Before we make Las Enchiladas Suizas, I’d like to debunk a common myth about Mexico: Cinco de Mayo is NOT Independence Day. Mexican Independence Day, the most important national holiday in Mexico, is September 16th. Cinco de Mayo on the other hand, isn’t really celebrated in Mexico, but rather is popular in the US as a patriotic holidays for Mexican-Americans. May 5th actually commemorates the Mexican army’s victory (on May 5, 1862) over the occupying French troops in the Battle of Puebla, a surprising and inspirational victory in one battle in the war against France. Mexico lost the war and Maximiliano became the short-lived emperor, ruling from 10 April 1864 – 19 Jun 1867.
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How is this related to Enchiladas Suizas? Rolling tortillas around foods such as fish or meat can be traced to the Mayans, millennia before the Europeans arrived in Mexico. The word “enchilada,” meaning to flavor with chiles, evolved to consist of tortillas, wrapped around meat, and covered with a chile-based sauce. The suiza, or Swiss, in the name comes from the creamy sauce, covered in cheese and sour cream. Some say enchiladas suizas were first made during Maximiliano’s reign, when Mexican (traditional enchiladas) and European (au gratin) traditions were deliciously mixing. Others insist the name comes from the look of the peaks and valleys of the dish, which reminded someone of the Alps. Whatever the case may be, if you’re looking to celebrate Cinco de Mayo with authentic Mexican food, please do not use hard taco shells and orange cheddar cheese (neither typical or readily available in Mexico, except imported to American stores): enchiladas suizas is a traditional, easy, and delicious dish! Try all of our yummy Mexican recipes here.
chile (jalapeño, serrano)
1 lg onion (or 2 small)
optional: heavy cream
Monterey Jack (or other melting white cheese)
Peel the tomatillos (great job for kids!) and rinse off the stickiness. Line a cookie sheet with foil and broil the tomatillos, garlic, chile pepper, and onions, turning once, until charred. I have also seen the cook boil the tomatillos instead of broiling them- but I love the smoky taste from broiling them.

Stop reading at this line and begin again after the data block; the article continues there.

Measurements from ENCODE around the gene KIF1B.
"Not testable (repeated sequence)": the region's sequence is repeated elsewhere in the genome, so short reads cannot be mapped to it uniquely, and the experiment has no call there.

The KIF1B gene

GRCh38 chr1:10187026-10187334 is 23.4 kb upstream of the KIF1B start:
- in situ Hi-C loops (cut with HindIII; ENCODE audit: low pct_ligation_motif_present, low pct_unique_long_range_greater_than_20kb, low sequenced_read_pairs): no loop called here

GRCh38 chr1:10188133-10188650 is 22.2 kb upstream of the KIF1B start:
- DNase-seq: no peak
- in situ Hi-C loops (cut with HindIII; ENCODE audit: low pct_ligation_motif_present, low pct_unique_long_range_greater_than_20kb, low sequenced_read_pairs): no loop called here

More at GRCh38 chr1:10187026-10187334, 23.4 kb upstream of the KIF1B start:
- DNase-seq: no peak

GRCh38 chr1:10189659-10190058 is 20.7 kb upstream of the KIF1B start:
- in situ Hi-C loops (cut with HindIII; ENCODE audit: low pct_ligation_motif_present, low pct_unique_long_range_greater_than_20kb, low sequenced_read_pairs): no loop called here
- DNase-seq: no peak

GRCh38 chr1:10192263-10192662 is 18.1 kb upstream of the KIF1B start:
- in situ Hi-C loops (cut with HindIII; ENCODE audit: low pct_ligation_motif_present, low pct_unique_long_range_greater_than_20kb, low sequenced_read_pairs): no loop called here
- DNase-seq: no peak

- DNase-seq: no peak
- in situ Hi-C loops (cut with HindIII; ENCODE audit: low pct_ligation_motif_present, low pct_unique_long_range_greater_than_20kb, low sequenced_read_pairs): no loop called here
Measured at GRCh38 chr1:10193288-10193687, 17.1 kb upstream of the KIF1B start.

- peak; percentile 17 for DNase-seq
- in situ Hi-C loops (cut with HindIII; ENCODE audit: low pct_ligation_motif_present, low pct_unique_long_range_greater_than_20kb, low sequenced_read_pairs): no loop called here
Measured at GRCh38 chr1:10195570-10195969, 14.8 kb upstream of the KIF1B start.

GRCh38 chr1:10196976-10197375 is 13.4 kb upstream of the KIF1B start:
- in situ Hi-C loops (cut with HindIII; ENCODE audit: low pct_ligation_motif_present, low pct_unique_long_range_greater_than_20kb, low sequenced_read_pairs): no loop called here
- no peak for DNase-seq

While they are broiling (which only takes 5-10 min), shred the chicken. I like to put chicken breasts into my crock pot in the morning so they are ready for shredding by the afternoon. In a pinch, I will buy a rotisserie chicken and shred. My mother-in-law insists on boiling the chicken, with celery and onion, and reserves the broth to use in the salsa. Whichever way is easiest for you!:)
Remove the roasted veggies from the oven and have them slightly cooled- you don’t want to blend scalding hot liquid! Blend all of the tomatillos, garlic, onions, and chiles with water (or stock), salt, a bunch of cilantro, and if you’d like the sauce to be extra creamy add heavy cream (1 c). The famous restaurant Sanborns in Mexico- who claim to have invented the recipe of enchiladas suizas in the mid-1800’s- adds the cream in their exquisite enchiladas suizas!
First, you’ll need to heat up oil and slightly fry the tortillas on each side until they become more supple. This step is quick, and you can pile the prepared tortillas onto a plate until you are finished. Once you have the tortillas ready, roll them up with a generous amount of chicken and line them in large baking pan. Now you are ready to pour on the sauce- fill them pan to the brim because the tortillas will soak up a lot of the sauce and you don’t want the dish to be too dry. Now top with lots of sour cream and grated cheese:
Buen provecho- enjoy your meal!